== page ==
laying curve track to lean

Discussion in 'Track Planning' started by UPJunkie, May 17, 2005.

  1. UPJunkie

    UPJunkie Member

    Is there any web sites or anyone has ideas about how to make the track lean in the curves so my trains will lean when they go through the curves
  2. Doc Holliday

    Doc Holliday Member

    The leaning you're refering to is called super-elevation. There have been several threads about it. You might try searching thru past posts. Basically you add something under the outside track to create up to about a 4-5% cross slope on the tracks, typically throughout the curve. You should also ease the outer rail up and back down. I've heard about guys using several layers of tape, thin cardboard, stryene, cardstock, etc.
  3. babydot94513

    babydot94513 Member in training

    Silly question, but why make the rail lean in the first place?

  4. Russ Bellinis

    Russ Bellinis Active Member

    If you are modeling a class one mainline, the prototype track will be superelevated so a model that is superelevated may not be absolutely necessary, but it will look nice.
  5. SAL Comet

    SAL Comet Member

    JD, The "lean" is to keep the load even on both rails in a high speed turn. Like a banked turn on a race track. On a flat curve the weight would shift to the outside rail, and a passenger would be pulled that way also.
  6. babydot94513

    babydot94513 Member in training

    OK - I get the overall concept of "the lean" but realistically does it really matter on an HO scale application?

  7. Russ Bellinis

    Russ Bellinis Active Member

    In terms of operation-no. Ho trains will work fine on flat curves, but they will look much better on superelevated curves.
  8. KCS

    KCS Member

    It's all in the center of gravity. If you have a good sense of it then it shouldn't be to hard to do. Just a little concentration. But keep in mind that when your building it to "bank" there are cars that are short, long, tall, short, as well as light and heavy. These are key things to think about when you lay it down so you'll know when it's to much of a bank or not enough.
  9. sumpter250

    sumpter250 multiscale modelbuilder

    The best rule of thumb I can offer is; if you're running steam era 40' cars, superelevate. If you are running modern, tall, high capacity cars ( 89' auto parts boxcars, auto racks, double stacks) don't superelevate.
    I know it looks great, but the modern cars will tend to fall into the curve, and superelevation ( enough to be visible ) will increase that tendancy. Remember, model trains do not have the same physical "moments"( distribution of weight, center of gravity, reaction to centrifugal force ) as the prototype cars, and react much diferently to superelevated curves.
  10. UPJunkie

    UPJunkie Member

    thanks guys this will help me alot. My layout is going to be Logging and Coal runs on a point - to - point layout.

    One thing is did they super elevation on logging mainlines back in the days :confused:
  11. Russ Bellinis

    Russ Bellinis Active Member

    I think the term "logging mainlines" may be an oxymoron. Logging lines were generally backwoods operations with temporary track put down to get trains into the woods where they could be loaded with logs and then to get them to the sawmill where the logs could be sawed into lumber. The first time that log saw anything resembling a class 1 railroad was when it was a lumber load on the train headed for a big city lumber yard!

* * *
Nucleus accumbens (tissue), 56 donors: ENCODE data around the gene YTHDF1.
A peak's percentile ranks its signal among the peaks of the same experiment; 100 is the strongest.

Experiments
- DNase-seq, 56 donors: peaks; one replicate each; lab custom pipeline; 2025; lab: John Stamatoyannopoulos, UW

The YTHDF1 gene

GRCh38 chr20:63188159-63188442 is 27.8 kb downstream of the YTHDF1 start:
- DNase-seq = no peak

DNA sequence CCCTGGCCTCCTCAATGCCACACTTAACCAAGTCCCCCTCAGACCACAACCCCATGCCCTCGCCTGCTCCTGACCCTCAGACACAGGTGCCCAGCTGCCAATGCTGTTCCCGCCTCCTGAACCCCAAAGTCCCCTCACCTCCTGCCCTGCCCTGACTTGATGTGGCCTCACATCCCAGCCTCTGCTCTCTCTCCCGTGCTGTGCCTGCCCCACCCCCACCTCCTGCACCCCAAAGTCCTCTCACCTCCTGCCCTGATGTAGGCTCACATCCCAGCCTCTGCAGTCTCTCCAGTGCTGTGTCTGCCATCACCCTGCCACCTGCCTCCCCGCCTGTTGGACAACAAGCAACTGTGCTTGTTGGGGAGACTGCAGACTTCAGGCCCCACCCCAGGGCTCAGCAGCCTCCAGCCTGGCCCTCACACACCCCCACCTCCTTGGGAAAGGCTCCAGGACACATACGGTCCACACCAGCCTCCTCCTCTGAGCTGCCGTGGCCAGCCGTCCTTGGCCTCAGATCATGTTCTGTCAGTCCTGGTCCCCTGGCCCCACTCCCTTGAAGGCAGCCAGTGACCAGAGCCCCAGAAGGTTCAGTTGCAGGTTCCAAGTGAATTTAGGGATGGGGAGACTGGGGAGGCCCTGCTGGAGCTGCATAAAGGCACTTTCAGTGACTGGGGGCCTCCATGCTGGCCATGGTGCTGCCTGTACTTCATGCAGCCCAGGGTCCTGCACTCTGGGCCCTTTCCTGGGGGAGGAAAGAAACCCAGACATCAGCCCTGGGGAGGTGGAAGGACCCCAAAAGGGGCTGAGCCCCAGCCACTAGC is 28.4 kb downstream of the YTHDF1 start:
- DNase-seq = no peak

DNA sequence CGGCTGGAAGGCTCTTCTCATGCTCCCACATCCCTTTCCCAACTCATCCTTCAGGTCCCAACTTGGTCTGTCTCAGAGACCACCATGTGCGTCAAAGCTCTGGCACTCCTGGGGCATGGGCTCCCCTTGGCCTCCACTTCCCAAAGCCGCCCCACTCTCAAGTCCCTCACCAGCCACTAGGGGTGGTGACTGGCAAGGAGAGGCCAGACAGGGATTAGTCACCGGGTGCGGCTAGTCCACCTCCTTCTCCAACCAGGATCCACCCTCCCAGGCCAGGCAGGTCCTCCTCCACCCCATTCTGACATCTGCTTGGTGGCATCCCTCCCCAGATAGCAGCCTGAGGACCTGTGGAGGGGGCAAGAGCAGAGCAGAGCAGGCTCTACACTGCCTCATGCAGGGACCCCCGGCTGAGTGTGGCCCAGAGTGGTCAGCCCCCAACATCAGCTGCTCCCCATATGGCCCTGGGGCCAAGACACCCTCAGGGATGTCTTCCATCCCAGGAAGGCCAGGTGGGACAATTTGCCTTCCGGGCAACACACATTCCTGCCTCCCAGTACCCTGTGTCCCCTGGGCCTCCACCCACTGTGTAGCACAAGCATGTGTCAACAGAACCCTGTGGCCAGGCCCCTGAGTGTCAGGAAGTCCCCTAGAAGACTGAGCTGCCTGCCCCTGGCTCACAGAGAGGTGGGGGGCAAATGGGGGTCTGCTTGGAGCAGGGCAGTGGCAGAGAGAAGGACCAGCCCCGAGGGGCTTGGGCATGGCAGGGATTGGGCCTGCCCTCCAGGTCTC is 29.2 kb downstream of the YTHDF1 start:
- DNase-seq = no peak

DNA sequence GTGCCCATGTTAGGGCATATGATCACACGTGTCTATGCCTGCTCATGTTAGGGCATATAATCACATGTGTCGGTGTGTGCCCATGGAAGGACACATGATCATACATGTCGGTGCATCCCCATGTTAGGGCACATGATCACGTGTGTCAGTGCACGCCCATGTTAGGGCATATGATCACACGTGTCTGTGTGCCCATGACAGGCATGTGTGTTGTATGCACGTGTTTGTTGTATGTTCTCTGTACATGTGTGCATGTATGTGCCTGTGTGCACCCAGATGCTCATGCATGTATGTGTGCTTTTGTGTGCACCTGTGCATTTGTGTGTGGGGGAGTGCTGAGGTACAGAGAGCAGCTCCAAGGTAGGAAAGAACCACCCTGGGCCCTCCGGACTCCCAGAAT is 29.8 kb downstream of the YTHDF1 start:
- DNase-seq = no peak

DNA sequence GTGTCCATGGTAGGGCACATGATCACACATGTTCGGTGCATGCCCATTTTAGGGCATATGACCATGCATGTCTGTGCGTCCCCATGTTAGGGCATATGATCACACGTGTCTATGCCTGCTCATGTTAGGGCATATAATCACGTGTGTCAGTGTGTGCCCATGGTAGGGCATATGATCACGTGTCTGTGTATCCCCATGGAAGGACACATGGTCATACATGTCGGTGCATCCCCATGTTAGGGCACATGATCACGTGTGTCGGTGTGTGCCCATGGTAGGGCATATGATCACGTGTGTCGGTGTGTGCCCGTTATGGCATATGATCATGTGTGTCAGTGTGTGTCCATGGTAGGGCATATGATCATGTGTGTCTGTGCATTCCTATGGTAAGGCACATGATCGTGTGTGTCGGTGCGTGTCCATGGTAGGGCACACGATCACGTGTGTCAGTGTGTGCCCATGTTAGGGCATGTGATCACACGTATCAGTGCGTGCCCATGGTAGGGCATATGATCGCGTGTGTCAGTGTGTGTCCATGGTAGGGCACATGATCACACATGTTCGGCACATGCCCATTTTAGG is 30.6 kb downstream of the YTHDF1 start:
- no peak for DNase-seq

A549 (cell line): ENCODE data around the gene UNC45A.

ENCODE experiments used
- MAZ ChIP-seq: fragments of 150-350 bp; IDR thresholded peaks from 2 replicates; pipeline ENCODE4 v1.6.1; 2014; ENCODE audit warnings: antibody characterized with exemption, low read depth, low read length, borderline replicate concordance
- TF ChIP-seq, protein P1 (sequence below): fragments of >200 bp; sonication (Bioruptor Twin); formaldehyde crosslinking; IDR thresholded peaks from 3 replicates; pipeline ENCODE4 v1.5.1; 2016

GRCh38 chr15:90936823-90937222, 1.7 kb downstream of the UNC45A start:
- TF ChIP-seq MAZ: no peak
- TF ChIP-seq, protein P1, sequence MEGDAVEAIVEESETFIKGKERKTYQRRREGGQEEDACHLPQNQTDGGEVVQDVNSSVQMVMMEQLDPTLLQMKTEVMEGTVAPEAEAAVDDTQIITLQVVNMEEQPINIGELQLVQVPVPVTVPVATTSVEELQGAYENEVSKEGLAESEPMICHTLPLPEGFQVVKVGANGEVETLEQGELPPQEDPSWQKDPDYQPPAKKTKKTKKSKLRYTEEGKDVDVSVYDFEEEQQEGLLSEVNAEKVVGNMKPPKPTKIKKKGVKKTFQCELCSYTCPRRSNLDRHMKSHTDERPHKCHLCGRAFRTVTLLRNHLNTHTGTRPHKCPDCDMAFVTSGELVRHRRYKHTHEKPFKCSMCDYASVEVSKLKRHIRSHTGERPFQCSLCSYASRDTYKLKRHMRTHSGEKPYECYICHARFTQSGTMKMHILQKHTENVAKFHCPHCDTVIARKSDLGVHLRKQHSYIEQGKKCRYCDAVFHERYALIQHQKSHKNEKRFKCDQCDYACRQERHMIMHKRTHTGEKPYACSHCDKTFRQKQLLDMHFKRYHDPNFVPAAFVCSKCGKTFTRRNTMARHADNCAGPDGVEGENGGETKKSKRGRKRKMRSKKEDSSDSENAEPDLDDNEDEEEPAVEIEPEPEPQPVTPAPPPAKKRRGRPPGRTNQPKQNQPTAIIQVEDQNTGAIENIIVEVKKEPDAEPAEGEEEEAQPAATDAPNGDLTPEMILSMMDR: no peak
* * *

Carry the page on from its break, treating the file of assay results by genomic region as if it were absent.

12. UPJunkie

    UPJunkie Member

    i think im in a logging class i am learning alot about logging

    You guys are the best :thumb:

  13. 60103

    60103 Pooh Bah

    Superelevation is a function of curve radius, train speed and train type. (Can you tell I'm a math grad?) If the prototype were running on our curves at our sppeds, it would be banked like a race track at about 45 degrees.
    As a passenger, banked curves are very nice at speed, but if you stop on them there's a funny sensation of sliding down your seat to the center of the curve -- opposite to the feeling of going around too fast. It does interesting things to your coffee cup. The Brits refer to "cant deficiency" which is how much more tilt would be required to keep the coffee level.
    In HO, a reasonable amount can be made with 2 or 3 layers of making tape under the outside rail. Remember to build it up slowly over a passenger car length or two.
  14. VunderBob

    VunderBob Member

    Nobody has answered this question: Logging lines would not superelevate the curves. Superelevation is a costly feature to construct and maintain, and with the temporary (and low speed) lines the loggers used, they wouldn't care.

    Superelevation is found on high speed (< 25 MPH or so) track, usually, but there will always be exceptions for and against it.
  15. Freelancer

    Freelancer Member

    UPJunkie, there is an article in MR July 2004 How to lay track perfectly that briefly covers how to super elevate track. The author states that he places a .040" styrene shim under every 15th tie to raise the track. He starts out with a .010" shim and then increases the thickness of the shims by .010" until he reaches the desired height. Then he uses the ballast to fill in the remaining space under the ties. Hope this helps.

  16. UPJunkie

    UPJunkie Member

    i'll see if i still have the July 2004 of MR thanks for pointing this out for me

    You guys are the best

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